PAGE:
mindful of building operations and activities during the testing, the results might not be very representative of
typical conditions. On the other hand, tests reflecting typical conditions may also miss evidence of problems
that only occur infrequently.
Despite these limitations, there are situations where mold testing by skilled investigators may be valuable – for
example, to “justify” remediation expenses or to document that cleanup has met expectations. In some cases,
tests can also provide clues that may help find hidden mold, but the growth still has to be found by looking for it
so that it can be removed. Experienced investigators should evaluate whether testing is warranted and if they
are ethical, they should advise against testing whenever the problem can be corrected without it. Testing may
be useful as part of an investigation, but it is never a substitute for a thorough visual inspection.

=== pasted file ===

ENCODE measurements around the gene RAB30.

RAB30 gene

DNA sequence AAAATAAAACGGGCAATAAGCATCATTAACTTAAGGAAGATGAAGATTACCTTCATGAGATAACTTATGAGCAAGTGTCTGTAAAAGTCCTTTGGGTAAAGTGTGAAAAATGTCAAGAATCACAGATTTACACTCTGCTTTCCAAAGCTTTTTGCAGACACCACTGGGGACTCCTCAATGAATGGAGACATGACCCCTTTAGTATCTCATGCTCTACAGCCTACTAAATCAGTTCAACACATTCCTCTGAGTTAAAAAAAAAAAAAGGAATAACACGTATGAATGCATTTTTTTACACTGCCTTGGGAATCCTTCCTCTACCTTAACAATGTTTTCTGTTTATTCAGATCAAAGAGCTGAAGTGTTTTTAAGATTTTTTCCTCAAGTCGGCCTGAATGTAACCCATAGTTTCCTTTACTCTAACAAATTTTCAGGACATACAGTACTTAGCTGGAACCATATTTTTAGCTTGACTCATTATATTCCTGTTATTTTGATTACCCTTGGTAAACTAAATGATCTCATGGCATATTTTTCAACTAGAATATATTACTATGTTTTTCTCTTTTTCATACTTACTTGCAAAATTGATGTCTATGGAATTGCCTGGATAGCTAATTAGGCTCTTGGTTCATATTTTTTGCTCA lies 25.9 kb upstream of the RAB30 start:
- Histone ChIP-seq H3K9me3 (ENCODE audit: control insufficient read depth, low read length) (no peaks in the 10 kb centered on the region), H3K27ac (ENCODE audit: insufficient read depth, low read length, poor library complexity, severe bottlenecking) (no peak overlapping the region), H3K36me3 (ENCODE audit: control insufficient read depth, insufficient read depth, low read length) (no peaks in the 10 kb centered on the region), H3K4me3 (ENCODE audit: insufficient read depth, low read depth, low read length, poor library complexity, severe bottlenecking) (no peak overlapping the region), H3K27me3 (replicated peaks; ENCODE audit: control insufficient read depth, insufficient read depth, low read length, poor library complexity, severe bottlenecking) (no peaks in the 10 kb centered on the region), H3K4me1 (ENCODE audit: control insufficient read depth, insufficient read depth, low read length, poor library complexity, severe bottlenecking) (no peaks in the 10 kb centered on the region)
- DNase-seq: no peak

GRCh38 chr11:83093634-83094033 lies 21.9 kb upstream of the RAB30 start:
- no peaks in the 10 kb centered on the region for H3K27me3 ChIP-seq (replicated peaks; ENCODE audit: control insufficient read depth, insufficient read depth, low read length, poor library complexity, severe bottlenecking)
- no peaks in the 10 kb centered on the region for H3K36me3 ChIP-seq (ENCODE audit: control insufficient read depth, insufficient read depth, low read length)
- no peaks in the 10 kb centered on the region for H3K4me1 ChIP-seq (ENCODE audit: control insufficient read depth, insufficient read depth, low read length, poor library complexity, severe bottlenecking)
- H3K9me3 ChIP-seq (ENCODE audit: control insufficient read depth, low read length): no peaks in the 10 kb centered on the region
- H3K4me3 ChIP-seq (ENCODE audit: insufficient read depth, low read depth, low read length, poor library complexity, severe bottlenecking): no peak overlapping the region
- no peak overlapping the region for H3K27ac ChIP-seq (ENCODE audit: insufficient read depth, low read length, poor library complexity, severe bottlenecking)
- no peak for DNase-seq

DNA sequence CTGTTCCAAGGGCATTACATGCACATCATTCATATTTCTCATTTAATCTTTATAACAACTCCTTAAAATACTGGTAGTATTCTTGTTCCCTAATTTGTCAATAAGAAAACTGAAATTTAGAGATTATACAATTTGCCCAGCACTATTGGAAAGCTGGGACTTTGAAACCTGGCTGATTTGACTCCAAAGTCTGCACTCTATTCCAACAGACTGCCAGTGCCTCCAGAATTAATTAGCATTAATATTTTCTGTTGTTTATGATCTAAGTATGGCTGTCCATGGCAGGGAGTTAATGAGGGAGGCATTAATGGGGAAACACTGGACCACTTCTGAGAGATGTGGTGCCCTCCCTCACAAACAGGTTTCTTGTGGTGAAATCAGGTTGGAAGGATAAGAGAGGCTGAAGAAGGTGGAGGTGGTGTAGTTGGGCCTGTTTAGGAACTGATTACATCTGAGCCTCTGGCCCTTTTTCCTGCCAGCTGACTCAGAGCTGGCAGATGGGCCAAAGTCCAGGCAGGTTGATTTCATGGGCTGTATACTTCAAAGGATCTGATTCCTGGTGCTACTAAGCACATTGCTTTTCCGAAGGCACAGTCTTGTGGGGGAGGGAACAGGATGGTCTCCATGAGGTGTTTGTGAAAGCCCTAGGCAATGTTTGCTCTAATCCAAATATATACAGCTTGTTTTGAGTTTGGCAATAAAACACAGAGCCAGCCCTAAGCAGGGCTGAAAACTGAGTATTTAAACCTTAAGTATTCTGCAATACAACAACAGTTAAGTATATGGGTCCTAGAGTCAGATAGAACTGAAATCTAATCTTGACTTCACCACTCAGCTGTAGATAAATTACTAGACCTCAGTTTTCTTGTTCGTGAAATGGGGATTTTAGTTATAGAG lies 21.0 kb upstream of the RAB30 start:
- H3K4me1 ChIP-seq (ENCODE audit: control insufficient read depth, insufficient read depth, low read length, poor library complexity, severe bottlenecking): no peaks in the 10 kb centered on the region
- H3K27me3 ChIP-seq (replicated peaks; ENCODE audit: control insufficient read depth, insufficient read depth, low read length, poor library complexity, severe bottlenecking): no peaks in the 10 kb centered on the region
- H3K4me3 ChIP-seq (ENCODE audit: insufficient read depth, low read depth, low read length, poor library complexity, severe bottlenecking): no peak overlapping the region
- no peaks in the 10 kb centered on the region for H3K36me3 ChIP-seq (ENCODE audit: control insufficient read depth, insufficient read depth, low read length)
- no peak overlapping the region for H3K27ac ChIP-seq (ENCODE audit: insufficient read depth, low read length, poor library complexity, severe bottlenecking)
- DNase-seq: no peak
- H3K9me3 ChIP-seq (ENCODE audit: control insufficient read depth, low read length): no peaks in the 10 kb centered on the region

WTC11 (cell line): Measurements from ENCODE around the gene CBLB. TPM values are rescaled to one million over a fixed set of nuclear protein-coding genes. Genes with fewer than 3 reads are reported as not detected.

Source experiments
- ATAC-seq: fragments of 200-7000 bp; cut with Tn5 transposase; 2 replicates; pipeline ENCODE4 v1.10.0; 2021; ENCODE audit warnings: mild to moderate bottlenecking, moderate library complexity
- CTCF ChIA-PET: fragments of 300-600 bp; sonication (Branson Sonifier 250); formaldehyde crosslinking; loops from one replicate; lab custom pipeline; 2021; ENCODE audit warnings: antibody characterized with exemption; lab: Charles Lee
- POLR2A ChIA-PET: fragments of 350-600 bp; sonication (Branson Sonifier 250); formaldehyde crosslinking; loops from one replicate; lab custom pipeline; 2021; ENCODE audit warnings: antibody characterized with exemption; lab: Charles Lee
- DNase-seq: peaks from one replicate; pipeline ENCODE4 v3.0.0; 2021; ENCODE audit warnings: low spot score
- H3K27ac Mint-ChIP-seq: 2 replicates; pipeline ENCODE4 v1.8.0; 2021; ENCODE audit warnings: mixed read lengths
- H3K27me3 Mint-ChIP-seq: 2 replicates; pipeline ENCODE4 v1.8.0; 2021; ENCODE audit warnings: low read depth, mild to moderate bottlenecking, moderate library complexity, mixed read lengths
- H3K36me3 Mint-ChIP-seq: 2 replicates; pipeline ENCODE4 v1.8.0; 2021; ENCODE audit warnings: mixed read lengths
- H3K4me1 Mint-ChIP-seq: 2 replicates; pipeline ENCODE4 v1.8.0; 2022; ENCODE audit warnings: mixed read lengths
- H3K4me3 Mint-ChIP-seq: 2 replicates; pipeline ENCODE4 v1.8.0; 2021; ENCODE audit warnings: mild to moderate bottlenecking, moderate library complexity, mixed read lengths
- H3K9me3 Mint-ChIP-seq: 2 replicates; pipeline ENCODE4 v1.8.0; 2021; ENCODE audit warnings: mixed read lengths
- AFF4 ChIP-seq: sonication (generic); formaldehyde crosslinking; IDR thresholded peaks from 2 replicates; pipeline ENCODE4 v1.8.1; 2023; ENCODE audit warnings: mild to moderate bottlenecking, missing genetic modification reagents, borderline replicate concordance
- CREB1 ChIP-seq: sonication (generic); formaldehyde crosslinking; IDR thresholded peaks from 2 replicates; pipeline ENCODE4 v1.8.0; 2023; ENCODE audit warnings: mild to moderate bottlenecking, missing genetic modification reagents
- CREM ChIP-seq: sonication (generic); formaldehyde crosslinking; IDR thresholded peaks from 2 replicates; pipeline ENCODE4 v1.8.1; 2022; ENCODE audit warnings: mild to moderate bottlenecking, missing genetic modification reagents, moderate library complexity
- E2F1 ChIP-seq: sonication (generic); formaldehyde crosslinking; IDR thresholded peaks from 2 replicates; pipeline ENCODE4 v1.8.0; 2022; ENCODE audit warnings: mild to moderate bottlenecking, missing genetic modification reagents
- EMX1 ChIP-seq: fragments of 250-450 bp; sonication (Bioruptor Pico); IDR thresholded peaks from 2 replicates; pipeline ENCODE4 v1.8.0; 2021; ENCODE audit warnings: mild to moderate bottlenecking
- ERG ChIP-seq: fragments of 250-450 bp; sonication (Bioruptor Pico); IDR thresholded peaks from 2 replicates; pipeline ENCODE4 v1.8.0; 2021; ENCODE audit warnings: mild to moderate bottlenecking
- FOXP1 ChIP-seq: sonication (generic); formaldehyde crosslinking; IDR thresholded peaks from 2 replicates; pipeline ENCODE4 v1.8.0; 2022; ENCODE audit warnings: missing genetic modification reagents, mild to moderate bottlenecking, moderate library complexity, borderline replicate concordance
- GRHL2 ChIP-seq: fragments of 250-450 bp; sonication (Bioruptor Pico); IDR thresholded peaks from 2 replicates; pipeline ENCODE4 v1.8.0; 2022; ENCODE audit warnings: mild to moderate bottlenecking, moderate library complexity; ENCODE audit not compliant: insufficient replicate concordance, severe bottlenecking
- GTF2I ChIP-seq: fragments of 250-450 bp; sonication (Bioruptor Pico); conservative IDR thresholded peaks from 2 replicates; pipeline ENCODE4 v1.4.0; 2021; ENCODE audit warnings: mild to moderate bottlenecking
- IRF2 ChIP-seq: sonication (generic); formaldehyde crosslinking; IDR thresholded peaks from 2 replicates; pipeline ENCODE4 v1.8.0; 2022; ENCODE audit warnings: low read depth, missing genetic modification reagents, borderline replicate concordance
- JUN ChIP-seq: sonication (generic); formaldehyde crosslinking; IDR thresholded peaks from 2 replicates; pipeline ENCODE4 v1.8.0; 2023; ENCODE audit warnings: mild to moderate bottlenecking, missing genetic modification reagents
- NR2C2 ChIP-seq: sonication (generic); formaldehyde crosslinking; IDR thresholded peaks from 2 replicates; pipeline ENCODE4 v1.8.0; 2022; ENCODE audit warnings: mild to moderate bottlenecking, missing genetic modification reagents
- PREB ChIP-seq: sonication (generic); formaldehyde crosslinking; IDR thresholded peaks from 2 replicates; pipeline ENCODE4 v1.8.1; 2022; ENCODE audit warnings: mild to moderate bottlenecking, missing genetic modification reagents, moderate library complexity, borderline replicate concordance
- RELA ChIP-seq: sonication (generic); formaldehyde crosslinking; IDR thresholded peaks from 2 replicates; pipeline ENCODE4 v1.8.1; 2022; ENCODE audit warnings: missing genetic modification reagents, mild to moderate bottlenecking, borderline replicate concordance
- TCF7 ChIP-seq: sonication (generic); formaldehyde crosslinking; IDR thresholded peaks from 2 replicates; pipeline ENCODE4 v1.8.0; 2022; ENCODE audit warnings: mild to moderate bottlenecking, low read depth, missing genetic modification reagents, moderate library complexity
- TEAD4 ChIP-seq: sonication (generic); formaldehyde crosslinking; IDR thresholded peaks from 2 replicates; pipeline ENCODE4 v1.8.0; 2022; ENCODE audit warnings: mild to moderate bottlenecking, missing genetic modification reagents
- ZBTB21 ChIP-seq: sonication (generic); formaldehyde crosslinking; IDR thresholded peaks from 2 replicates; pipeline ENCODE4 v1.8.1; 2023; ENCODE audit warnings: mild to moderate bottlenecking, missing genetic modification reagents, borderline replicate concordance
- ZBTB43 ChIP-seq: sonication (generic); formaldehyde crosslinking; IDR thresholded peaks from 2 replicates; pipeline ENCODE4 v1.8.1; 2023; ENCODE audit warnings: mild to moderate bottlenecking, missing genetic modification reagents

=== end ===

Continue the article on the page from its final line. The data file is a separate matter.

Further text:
Doing mold testing well is often expensive. Consumers should recognize that if the testing is not needed or it is
done poorly, their money is being wasted instead of being used to make repairs necessary to solve the problem.
It is up to consumers to protect their own interests when they hire someone to perform mold testing. MDH
advises people to attempt to investigate potential mold problems on their own first. The basic goals of any mold
investigation are always twofold: 1) find the locations of mold growth, and 2) determine the sources of the
moisture. If these can be answered by simpler or more cost-effective methods (see Finding a Mold Problem
below or the Mold in Homes fact sheet), mold testing is probably not a wise use of resources.